May. 11th, 2011

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Before I get into how my family spent our first Mother's Day, I'm going to talk about Connor for a bit. The Great Formula Experiment continues. He's gaining weight, and getting longer, so we're going to keep on supplementing Aimee's milk while we try to figure out how she can make more, or if we can change her diet to make it richer. Connor's innards are finally cooperating with the new diet, and exploding baby bottoms are a thing of the past.

In the last few days, Connor has started smiling. He did it with me first, late last week. I wasn't sure it was real until he did it more than once. For those unaware, babies can first smile due to gas, impending bowel movements or Democratic victories at the polls. Got to rule everything out to before you can be sure your baby is smiling at you and not for something else.

Saturday was Noho Pride. The whole family went, and four out of five of us marched. Actually, one was carried, but we'll count that anyway. I stayed at the table for TBC to keep an eye on things. Not much to report other than that. Pride is always great, we ran into a lot of friends and acquaintances that met the baby for the first time, and good times were had by all.

Sunday was Mother's Day. It was our first as a family, so we had some special plans in mind. It started off simple, with cards. Ian got the two moms matching pendants, and later this week, I'm going to take them out to select matching beads for their bracelets. Like those Pandora beads, ya know?

We started off trying to go to breakfast at our favorite place. It's called Three Cafe, a tiny little place down the street from us that uses farm-fresh, organic ingredients. Sadly, they are always busy on the weekends, and for Mother's Day, they had live jazz outside on their patio. The wait was at least an hour, so we gave up and headed north.

We headed north because our main plans for the day had us going to Montague (which is a bit north of Amherst, most of the way to Greenfield, for those of you that care). Of all places, we ended up at the Route 9 Diner in Hadley. A lot of local social groups meet there, so it's a place we all eat at quite a bit. Back in the day, when Aimee and I were still doing Rocky Horror, it was the cast's after-show eating place. Getting there is easy. As we liked to say (and the current cast still does), "It's a diner. On Route 9. In Hadley. Figure it out!"

The first stop after breakfast was the Bookmill. Their motto is perfect, "Books You Don't Need in a Place You Can't Find". It's the bestest used book store in all of western Mass., and one of the best I've ever had the pleasure to waste time in. It's an old mill building, with a nice waterfall out back, with books winding through the building on two floors. It's a really good thing it's so far from home, or we'd be there a lot, and spend far more money on lots of books we don't really need.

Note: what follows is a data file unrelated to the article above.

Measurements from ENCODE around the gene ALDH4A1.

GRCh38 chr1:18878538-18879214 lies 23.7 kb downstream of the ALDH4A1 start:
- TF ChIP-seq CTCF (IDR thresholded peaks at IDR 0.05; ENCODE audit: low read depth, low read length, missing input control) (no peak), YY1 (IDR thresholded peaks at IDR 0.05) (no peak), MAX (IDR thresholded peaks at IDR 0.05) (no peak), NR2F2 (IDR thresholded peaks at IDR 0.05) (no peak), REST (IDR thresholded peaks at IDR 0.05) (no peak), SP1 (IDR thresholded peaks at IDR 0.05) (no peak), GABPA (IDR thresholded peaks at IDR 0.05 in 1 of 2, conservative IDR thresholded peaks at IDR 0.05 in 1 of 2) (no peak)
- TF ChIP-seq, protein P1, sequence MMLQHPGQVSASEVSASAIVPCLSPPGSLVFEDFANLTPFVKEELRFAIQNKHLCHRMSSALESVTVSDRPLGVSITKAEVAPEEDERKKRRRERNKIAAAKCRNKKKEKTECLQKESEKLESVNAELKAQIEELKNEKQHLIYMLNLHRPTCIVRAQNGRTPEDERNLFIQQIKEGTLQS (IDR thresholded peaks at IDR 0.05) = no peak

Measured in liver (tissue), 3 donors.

I didn't mean for this blog post to turn into a travelogue.

The main event of the day was at a place called Red Fire Farm. It's a local organic farm, with two properties, one in Montague and the other down our way, in Granby. Last fall, we ran a 5k race on their Granby farm called the Tomato Trot. It covers most of their farmland, and ends near the tomato greenhouses and farm stand. It was a blast, and I'm already looking forward to doing it again. Last summer, we bought a lot of produce from them at the Forest Park Farmer's Market (every Tuesday from May through October), so this year, we simply signed up for a CSA.

For Mother's Day, they were running a workshop on making planters, followed by tea. About thirty people showed up. We made a nice little planter of herbs in a hanging basket to put on the porch, with a few left over to put outside in our garden box. The day included a short ride and tour of the farm, run of the greenhouse and homemade pastries to go with the aforementioned tea. The weather stayed sunny and nice all day.

The best part? We were just hanging out, being together, having fun. In the last month, we've spent so much time together that we should be ready to kill each other, or at least getting on each other's nerves. But that's not what's happening. We've been a family unit for a long time, but with Connor's arrival, we've suddenly hit a new gear we didn't know we had. It's been a wonderful ride, and shows no signs of stopping.

Back in March, we did a talk/presentation/Q&A session about polyamory for a conference at Hampshire College. We talked about our family, how we came together, how our dynamics work, stuff like that. Some folks in the audience expressed disbelief. We made it sound too easy. The way we've been living lately reminds me of that. It does feel easy, and if I were reading someone else's blog, I wouldn't believe it, either. But it only feels that way because we laid the groundwork years ago. Being poly isn't easy. We're constantly checking in with each other, talking about our lives, our goals, our fears, all that relationship stuff. Our family didn't happen automagically, although someone just meeting us now wouldn't really know that.

I kinda wish I was writing about the formation of our family back when it was happening. Well, I did some of that, but more in the vein of "this stuff happened" rather than writing thinky-thoughts about the process. So consider this an invitation, dear readers. Ever wanted to ask me/us a question about our family? Let me know, and I'm make them the subject of a future post.

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